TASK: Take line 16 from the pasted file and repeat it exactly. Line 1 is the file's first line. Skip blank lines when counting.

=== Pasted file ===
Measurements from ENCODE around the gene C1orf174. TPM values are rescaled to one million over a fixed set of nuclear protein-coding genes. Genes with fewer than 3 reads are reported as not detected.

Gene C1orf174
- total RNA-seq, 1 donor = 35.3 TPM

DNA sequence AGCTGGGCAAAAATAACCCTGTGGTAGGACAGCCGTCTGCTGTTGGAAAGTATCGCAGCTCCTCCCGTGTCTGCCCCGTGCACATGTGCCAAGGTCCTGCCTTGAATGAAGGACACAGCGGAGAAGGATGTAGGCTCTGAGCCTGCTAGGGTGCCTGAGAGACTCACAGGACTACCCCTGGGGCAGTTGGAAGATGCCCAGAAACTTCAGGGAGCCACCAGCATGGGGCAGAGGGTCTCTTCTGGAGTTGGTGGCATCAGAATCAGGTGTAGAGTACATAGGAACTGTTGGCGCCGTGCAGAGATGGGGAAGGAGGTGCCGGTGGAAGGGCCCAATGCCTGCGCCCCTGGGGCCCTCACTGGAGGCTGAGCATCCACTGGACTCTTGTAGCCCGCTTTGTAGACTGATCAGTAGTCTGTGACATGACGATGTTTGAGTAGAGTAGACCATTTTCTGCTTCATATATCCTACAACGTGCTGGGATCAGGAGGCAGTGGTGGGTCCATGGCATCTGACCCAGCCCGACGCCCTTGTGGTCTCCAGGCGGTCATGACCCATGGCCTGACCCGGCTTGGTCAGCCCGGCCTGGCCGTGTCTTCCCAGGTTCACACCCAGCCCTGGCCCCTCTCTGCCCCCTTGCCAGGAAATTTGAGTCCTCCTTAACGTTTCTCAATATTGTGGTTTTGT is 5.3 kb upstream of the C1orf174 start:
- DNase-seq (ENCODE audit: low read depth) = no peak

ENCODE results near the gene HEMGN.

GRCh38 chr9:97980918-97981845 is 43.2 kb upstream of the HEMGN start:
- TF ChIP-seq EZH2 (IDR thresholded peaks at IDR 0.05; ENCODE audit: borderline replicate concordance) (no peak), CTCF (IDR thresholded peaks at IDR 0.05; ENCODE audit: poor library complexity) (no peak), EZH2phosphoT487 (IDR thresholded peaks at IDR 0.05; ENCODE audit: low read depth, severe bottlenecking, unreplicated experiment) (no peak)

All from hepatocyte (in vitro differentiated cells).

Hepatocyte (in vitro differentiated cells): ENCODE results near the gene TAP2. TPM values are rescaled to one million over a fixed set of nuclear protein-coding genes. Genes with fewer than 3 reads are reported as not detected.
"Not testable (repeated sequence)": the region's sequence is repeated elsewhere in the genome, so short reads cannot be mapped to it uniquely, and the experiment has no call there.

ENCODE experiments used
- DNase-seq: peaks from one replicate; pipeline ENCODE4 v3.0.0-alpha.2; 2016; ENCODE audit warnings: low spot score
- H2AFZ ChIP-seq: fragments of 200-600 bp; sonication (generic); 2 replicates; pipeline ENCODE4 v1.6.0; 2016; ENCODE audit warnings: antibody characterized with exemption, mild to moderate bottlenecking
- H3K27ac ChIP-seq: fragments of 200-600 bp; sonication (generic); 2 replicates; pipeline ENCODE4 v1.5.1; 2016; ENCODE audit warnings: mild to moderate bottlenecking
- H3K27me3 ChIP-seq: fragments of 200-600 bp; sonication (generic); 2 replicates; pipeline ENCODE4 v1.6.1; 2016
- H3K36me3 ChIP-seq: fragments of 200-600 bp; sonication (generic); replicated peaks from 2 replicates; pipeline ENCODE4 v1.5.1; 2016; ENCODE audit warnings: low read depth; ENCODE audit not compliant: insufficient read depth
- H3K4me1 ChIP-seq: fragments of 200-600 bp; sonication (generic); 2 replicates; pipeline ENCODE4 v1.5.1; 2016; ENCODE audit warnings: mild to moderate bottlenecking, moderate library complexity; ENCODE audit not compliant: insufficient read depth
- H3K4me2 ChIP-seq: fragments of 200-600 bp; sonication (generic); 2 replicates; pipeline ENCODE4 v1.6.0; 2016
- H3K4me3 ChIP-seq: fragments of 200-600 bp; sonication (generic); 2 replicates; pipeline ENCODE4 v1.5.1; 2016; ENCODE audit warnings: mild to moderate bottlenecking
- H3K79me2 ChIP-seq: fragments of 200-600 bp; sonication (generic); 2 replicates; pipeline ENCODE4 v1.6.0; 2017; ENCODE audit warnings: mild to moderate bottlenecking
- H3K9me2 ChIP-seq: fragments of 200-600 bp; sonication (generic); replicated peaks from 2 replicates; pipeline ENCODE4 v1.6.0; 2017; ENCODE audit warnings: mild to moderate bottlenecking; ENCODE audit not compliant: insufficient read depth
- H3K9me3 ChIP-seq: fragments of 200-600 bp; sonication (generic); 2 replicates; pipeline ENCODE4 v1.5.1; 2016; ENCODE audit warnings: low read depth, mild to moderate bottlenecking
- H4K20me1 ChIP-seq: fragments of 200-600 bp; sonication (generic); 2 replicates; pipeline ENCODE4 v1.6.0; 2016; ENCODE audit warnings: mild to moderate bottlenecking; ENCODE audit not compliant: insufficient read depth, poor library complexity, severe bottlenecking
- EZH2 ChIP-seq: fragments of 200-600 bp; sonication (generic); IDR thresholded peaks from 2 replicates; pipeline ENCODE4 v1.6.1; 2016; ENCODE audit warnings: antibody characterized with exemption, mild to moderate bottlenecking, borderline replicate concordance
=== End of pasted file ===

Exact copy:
- H3K27me3 ChIP-seq: fragments of 200-600 bp; sonication (generic); 2 replicates; pipeline ENCODE4 v1.6.1; 2016